Biopharmaceuticals in India: A New Era

January 1, 2008
Eric Langer
Eric Langer

Eric Langer has over 25 years experience in biotechnology and life sciences strategic marketing management, market research, and publishing. He has held senior management and marketing positions at biopharmaceutical supply companies. He has published and authored many books and reports on topics in Biotechnology, Large-scale BioManufacturing, and bioscience commercialization and communication. He teaches at Johns Hopkins University marketing management, biotech marketing, services marketing, and marketing in a regulated environment. In 1989 he co-founded BioPlan Associates, Inc. to provide market analysis, and strategy to biotech and healthcare organizations.

BioPharm International, BioPharm International-01-01-2008, Volume 21, Issue 1

India's biopharmaceutical industry, which was relatively modest only a decade ago, is expected to generate almost $2 billion in sales in 2008, making it one of the largest biopharmaceutical segments in Asia.1 According to BioPlan Associates, Inc., and the Society for Industrial Microbiology's newly published joint study, Advances in Biopharmaceutical Technology in India, the Indian biopharmaceutical industry is growing 25 to 30% per year.1

India's biopharmaceutical industry, which was relatively modest only a decade ago, is expected to generate almost $2 billion in sales in 2008, making it one of the largest biopharmaceutical segments in Asia.1 According to BioPlan Associates, Inc., and the Society for Industrial Microbiology's newly published joint study, Advances in Biopharmaceutical Technology in India, the Indian biopharmaceutical industry is growing 25 to 30% per year.1

Most biopharmaceutical organizations today have established their India and Asia strategies or they are rapidly recognizing the importance of the historic changes occurring and the potential opportunities that are emerging there. This column is the first in a monthly series on the growth and challenges facing this market. Future columns will cover biogenerics, the regulatory situation, intellectual property (IP) protection, how clinical trials are driving this industry segment, bioinformatics, distribution hurdles, government support for the industry, contract manufacturing, and other key topics.

Eric Langer

THE HIGH-GROWTH CURVE

A few of the key findings in India's biopharma-ceuticals industry that are shaping international collaborative and investment strategy include:

  • Growth in India is primarily export-driven. Export sales of Indian biopharmaceutical products are currently rising at an annual rate of 47%, while domestic sales of Indian biopharmaceutical products have risen only 4–5% per annum for each of the past two years. The value of India's biopharmaceutical exports is already double the value of its domestic biopharmaceutical sales.1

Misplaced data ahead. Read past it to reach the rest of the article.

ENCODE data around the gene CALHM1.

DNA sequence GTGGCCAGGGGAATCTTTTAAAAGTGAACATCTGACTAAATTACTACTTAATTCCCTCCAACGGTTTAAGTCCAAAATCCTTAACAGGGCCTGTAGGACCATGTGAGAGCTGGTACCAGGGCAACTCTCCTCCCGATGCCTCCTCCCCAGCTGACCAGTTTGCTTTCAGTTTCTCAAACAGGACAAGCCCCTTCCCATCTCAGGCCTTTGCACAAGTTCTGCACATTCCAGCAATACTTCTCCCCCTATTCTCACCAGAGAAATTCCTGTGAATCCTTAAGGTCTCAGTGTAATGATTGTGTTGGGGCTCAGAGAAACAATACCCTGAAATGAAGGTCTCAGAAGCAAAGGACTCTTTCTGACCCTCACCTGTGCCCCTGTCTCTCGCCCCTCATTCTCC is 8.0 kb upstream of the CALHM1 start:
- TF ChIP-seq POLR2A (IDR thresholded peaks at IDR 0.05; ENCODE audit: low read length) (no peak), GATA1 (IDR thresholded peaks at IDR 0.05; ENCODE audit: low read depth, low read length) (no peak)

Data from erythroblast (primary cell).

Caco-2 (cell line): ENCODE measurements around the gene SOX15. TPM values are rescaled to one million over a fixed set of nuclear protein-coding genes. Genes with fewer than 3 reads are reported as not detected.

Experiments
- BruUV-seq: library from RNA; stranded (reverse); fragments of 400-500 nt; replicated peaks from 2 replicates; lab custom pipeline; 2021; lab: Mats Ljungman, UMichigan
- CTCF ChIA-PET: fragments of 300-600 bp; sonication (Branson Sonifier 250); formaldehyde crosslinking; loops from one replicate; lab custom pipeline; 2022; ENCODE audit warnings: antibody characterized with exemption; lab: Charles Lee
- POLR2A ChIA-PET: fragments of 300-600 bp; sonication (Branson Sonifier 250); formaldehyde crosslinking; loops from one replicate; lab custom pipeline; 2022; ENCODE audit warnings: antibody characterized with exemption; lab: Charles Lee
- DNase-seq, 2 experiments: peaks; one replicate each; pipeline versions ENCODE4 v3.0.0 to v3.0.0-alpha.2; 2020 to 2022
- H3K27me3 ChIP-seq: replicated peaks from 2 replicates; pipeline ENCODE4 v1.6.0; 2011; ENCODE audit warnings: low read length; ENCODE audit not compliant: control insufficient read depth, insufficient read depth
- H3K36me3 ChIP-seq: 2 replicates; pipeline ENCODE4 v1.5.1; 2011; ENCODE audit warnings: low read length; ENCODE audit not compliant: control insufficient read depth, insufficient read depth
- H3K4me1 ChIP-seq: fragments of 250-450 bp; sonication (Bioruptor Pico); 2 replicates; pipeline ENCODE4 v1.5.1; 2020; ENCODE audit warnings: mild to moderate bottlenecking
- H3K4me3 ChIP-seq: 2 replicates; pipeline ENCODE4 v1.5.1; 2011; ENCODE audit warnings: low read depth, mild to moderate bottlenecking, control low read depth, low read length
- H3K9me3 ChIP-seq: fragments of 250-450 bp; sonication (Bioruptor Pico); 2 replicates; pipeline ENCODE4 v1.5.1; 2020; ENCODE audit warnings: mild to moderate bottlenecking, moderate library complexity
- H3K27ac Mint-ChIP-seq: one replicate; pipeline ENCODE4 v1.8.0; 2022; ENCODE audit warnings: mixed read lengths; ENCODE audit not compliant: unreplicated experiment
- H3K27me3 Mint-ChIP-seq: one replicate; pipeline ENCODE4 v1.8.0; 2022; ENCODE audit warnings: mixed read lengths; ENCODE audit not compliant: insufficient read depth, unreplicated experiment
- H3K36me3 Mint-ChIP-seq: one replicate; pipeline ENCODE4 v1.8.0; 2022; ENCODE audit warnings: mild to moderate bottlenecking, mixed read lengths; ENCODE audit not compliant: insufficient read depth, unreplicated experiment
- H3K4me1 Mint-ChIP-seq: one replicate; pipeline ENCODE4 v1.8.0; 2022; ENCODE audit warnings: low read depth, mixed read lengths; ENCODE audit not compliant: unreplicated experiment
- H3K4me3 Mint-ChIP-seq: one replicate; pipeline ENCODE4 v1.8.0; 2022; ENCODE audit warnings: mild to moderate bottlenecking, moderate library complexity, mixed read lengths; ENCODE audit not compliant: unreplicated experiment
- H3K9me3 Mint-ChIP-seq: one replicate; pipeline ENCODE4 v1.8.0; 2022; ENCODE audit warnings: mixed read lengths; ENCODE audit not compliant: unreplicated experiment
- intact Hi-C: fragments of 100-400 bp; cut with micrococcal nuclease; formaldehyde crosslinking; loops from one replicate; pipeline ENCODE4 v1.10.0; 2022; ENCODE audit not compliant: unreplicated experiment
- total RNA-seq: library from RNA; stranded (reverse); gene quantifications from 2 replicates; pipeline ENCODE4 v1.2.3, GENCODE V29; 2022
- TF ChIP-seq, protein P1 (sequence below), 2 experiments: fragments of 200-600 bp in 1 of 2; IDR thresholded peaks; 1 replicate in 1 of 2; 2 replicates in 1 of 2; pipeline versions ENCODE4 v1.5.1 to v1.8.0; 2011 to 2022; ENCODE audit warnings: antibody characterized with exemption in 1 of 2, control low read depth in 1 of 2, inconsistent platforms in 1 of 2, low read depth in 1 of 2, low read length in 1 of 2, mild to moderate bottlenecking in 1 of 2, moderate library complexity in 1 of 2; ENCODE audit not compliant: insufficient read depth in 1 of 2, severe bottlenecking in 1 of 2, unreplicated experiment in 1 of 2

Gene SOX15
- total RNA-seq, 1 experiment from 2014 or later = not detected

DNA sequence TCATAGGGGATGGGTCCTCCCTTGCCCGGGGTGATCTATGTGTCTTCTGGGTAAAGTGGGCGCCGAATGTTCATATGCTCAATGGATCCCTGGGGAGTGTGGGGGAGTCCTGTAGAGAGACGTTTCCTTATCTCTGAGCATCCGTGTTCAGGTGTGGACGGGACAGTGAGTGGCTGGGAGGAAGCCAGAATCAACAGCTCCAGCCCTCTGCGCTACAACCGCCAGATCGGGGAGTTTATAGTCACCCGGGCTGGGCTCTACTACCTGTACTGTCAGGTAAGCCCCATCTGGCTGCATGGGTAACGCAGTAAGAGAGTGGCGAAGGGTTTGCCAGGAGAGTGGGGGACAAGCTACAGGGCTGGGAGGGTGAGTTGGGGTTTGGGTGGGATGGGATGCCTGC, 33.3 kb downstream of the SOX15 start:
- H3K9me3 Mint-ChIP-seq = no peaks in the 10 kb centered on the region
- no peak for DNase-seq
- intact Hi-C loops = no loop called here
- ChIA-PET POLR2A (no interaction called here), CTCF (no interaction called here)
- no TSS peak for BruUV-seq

• Vaccines are the largest and fastest-growing sector. Indian vaccine sales currently account for about 43% of the country's total biopharmaceutical sales, compared to 16% for diagnostics and 13% for therapeutics. Most of the growth in Indian biopharmaceuticals is because of vaccines, sales of which rose by about 42% from 2005 to 2007, compared to just 23% for therapeutics, and only 5% for diagnostics. India is one of the world's leading suppliers of vaccines for measles and other childhood vaccinations.1

  • Industry growth is concentrated in a relatively small number of companies. About 30 Indian companies account for the great majority of the country's biopharmaceutical sales. This group is led by companies in India such as Biocon (Bangalore), Serum Institute (Pune), and Panacea Biotec (New Delhi), which are all domestic players. The list also includes Indian-based subsidiaries of Novo Nordisk (Bagsvaerd, Denmark), GlaxoSmithKline (Middlesex, UK), Eli Lilly (Indianapolis, IN), and others.1,2

  • Indian companies manufacture an increasingly wide range of biopharmaceutical products. These include recombinant insulin, erythropoietin (EPO), G-CSF, recombinant hepatitis-B vaccine, streptokinase, interferon alpha-2b, rituximab, and an anti-EGFR MAb product.1,2

  • Indian biopharmaceutical R&D is increasing rapidly. Since 2003, the R&D budgets of the top 10 Indian pharmaceutical companies have more than doubled. Much of this increase has come in biopharmaceutical R&D, and the pipelines of Indian biotech companies are filling with novel large-molecule drugs for diabetes, cardiovascular disease, oncology, and anti-inflammation applications, among others.1,2,3

The speed with which the Indian biopharmaceutical industry has developed in the past decade highlights the country's reserves of well-educated, relatively inexpensive workforce. But it also shows the power of cultural change.

INDIA'S ATTITUDE ADJUSTMENT

A leader of the non-aligned movement after its independence, India was, in fact, a close trading partner of the Soviet Union from the 1960s through the 1980s. But by the end of the Cold War it had begun to more closely align itself with Europe and the US—economically as well as geopolitically. By 1991, the US had become India's largest trading partner. Spurred on in part by this improving relationship and by the recognition of its own potential in the global marketplace, India in the 1990s began to push its own industries to become global competitors.